Domain thing is to get it sorted, or URL regret it.

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Your business website is fantastic. It works so well, ranking highly in search engines, it is beautifully designed and the content on your site is so informative and persuasive that the customers simply can’t wait to spend their hard-borrowed cash on your product. One day though, that website of yours might just disappear…

We’ve seen it happen. If your domain (your web address, for example belongs to someone else, like a midnight web developer, a flamboyant designer darling, or a holistic marketing guru then it is obviously their property and their responsibility. It is not in your control and this invaluable asset is at the mercy of another party.

What type of problems could this cause?

  1. The person responsible could fail to renew the registration of the domain on your behalf, meaning you could eventually lose your domain. This could be for a variety of reasons (they have no cash, the business went bust, or maybe your businesses have ceased working together).
  2. This is highly unlikely, but such is their authority over the domain, the person responsible could point the domain at a different website, meaning when someone looks up your web address instead of seeing your site, all of a sudden there’s something else there!
  3. A more likely scenario is that you build a new website and when it comes to repointing the domain to the new site, you try to do this but realise you don’t actually own the domain. You try to contact the person with authority, but they are no longer contactable because they did it 5 years ago, you have no paperwork, your old email account is no longer active, and even if you could find their details, they have moved. Consequently you are stuck with your old website… and remember the domain will need to be renewed at some time in the near future (see point 1).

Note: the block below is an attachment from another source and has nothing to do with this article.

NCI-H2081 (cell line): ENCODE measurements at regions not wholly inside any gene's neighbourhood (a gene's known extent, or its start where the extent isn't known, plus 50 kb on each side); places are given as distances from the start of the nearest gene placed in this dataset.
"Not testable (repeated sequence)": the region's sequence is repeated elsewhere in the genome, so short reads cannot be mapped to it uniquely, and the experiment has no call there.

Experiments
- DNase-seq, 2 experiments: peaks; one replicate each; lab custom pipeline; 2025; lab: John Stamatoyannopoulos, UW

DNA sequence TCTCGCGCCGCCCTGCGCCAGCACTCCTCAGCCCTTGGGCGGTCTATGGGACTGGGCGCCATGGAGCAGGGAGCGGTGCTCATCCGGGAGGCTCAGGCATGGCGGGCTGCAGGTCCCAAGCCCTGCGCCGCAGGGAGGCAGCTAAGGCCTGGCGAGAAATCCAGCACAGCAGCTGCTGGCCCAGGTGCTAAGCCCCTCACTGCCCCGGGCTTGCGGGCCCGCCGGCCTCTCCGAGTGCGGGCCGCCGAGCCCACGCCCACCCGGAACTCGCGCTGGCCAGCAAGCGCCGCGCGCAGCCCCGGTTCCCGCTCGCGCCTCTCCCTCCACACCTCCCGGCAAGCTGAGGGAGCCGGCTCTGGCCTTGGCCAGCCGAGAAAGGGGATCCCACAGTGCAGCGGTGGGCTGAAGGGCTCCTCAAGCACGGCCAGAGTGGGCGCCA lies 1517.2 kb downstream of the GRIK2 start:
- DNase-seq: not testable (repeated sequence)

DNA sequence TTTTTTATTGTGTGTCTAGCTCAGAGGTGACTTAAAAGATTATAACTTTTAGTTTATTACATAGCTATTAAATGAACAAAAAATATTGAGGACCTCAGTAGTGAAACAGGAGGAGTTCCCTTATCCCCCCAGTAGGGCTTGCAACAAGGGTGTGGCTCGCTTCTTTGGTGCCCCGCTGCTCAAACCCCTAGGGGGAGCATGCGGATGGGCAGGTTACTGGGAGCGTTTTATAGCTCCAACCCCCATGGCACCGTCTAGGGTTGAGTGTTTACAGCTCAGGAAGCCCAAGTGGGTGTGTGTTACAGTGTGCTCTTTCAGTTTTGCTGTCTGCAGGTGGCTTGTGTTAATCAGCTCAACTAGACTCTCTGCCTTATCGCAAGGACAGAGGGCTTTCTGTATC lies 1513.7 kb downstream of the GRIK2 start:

When it comes down to one of these scenarios it is going to be a real hassle reaching a satisfactory resolution, because someone else has ownership and authority over your domain, and essentially it is out of your hands. So what? I can just get a new domain can’t I… Consider, what cost marketing a new domain, the loss of years of search engine presence, reprinting packaging, changing the TV advert you just commissioned. Some might say ‘We can cross that bridge when we come to it’. It might not be an option, the bridge could have been swept down the river a long time ago. So who is in charge of all this domain stuff then?

Different domains are controlled by different authorities in different countries.
Nominet is the UK Registy for domain names, that being domains ending .uk (including You might think of them as the appointed guardian, an authority on, or the wholesaler of uk domains. You can’t buy domains from them directly, you need to purchase them from a Domain Registrar, for example someone like IONOS, 123-reg, Webfusion, Dataflame etc… there are countless other providers available.

Nominet have fair procedures and systems for settling any disputes or issues with domain ownership. This doesn’t mean you’ll always win your case of course, as I say they have fair systems and procedures, so don’t bother trying to claim amazon or ebay addresses.